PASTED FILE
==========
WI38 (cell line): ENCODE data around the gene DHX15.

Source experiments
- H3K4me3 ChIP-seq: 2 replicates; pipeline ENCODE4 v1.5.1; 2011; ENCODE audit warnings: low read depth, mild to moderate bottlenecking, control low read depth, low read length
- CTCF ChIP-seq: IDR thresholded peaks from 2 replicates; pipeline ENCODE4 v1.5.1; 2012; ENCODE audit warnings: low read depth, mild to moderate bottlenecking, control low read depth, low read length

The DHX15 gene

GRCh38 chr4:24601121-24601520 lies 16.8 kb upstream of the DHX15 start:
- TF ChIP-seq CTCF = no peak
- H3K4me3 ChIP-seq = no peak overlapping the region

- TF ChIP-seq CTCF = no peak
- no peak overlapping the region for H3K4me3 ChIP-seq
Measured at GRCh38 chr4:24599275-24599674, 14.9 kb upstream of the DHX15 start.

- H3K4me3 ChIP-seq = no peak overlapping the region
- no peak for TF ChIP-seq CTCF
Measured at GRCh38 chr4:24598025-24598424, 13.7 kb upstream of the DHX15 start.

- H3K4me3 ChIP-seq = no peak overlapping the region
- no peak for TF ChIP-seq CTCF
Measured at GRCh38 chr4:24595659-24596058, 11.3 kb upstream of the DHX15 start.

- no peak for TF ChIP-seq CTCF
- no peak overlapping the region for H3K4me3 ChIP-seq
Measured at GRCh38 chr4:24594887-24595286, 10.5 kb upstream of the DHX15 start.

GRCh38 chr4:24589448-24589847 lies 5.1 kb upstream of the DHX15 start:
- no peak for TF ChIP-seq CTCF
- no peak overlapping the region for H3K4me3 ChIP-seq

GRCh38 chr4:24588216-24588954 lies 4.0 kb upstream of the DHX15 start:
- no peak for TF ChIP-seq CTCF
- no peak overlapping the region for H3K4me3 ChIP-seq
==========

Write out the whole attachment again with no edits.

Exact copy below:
WI38 (cell line): ENCODE data around the gene DHX15.

Source experiments
- H3K4me3 ChIP-seq: 2 replicates; pipeline ENCODE4 v1.5.1; 2011; ENCODE audit warnings: low read depth, mild to moderate bottlenecking, control low read depth, low read length
- CTCF ChIP-seq: IDR thresholded peaks from 2 replicates; pipeline ENCODE4 v1.5.1; 2012; ENCODE audit warnings: low read depth, mild to moderate bottlenecking, control low read depth, low read length

The DHX15 gene

GRCh38 chr4:24601121-24601520 lies 16.8 kb upstream of the DHX15 start:
- TF ChIP-seq CTCF = no peak
- H3K4me3 ChIP-seq = no peak overlapping the region

- TF ChIP-seq CTCF = no peak
- no peak overlapping the region for H3K4me3 ChIP-seq
Measured at GRCh38 chr4:24599275-24599674, 14.9 kb upstream of the DHX15 start.

- H3K4me3 ChIP-seq = no peak overlapping the region
- no peak for TF ChIP-seq CTCF
Measured at GRCh38 chr4:24598025-24598424, 13.7 kb upstream of the DHX15 start.

- H3K4me3 ChIP-seq = no peak overlapping the region
- no peak for TF ChIP-seq CTCF
Measured at GRCh38 chr4:24595659-24596058, 11.3 kb upstream of the DHX15 start.

- no peak for TF ChIP-seq CTCF
- no peak overlapping the region for H3K4me3 ChIP-seq
Measured at GRCh38 chr4:24594887-24595286, 10.5 kb upstream of the DHX15 start.

GRCh38 chr4:24589448-24589847 lies 5.1 kb upstream of the DHX15 start:
- no peak for TF ChIP-seq CTCF
- no peak overlapping the region for H3K4me3 ChIP-seq

GRCh38 chr4:24588216-24588954 lies 4.0 kb upstream of the DHX15 start:
- no peak for TF ChIP-seq CTCF
- no peak overlapping the region for H3K4me3 ChIP-seq